Carter continued: "The media has already been used and abused by an Attorney General determined to establish a false narrative... So it's essential that the media refuse to let go of the tail of the real narrative: the truth about what the Russians did, what the Trump campaign did to embrace what the Russians did, and what Trump did to try to cover all that up. That means not allowing the intimidation effort to come, nor the inevitable distractions of some new Trumpian outrages, nor the lure of conventional reporting about a new presidential campaign, to reduce the magnitude of this scandal. The drumbeat will come as 'old news; that's all settled; this is media sour grapes for getting it all wrong; it's presidential harassment!' It's not. It's the biggest challenge our free media has ever faced. Keep ringing the bell of truth or watch it get cracked, and maybe never repaired."

Questions for Friday and beyond

-- The president has no public events scheduled on Friday. Will we see him on camera?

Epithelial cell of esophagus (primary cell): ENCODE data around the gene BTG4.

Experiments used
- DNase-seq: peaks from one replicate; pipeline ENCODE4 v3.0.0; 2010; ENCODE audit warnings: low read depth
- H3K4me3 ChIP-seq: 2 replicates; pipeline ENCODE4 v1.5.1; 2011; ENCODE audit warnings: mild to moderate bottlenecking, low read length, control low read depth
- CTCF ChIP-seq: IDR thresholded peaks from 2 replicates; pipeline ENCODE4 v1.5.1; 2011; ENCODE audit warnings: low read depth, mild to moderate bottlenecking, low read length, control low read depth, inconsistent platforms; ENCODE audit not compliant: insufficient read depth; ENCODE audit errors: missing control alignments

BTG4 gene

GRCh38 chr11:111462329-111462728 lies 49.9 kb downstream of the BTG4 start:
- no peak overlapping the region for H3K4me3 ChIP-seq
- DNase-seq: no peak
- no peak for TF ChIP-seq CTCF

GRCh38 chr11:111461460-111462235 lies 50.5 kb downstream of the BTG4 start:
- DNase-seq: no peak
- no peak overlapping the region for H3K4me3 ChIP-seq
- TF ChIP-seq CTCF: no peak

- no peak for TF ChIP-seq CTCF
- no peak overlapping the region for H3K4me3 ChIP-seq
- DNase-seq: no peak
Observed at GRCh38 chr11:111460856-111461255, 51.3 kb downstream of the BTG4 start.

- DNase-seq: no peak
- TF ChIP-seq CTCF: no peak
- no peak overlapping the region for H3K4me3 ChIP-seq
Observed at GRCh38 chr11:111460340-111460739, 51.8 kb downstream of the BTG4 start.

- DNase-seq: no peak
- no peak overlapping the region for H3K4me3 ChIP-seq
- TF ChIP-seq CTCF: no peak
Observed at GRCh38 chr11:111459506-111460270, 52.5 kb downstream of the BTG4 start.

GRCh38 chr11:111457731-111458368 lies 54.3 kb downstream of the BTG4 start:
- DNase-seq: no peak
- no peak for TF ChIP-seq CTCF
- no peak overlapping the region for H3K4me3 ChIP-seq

-- When will we hear Robert Mueller's voice?

-- Trumpworld and Foxland are pushing the "investigate the investigators" line very hard. What will come of this?

Does Sarah Sanders have any credibility left?

Well, "not founded on anything" is the new "alternative facts." Mueller's report confirms that Sarah Sanders simply made it up when she said that "countless" FBI agents had told her that they were thankful Trump had fired James Comey.

Sanders made similar claims multiple times on two different days. It was "not founded on anything," per the report. Yet she says it was merely a "slip of the tongue." Now some prominent journalists are questioning whether she should remain in her job. April Ryan said on "Erin Burnett OutFront" that "she should be fired, end of story."

Would be nice to have a briefing right about now...

Back in May 2017, when Sanders made those false statements, briefings were still near-daily sessions. Now, briefings are almost non-existent. There have only been two briefings so far this year, and the last one took place 38 days ago. But "if she ever holds another briefing, she should be grilled on that," WaPo's Aaron Blake tweeted. Sanders declined to answer my Q's on Thursday night. Here's my full story...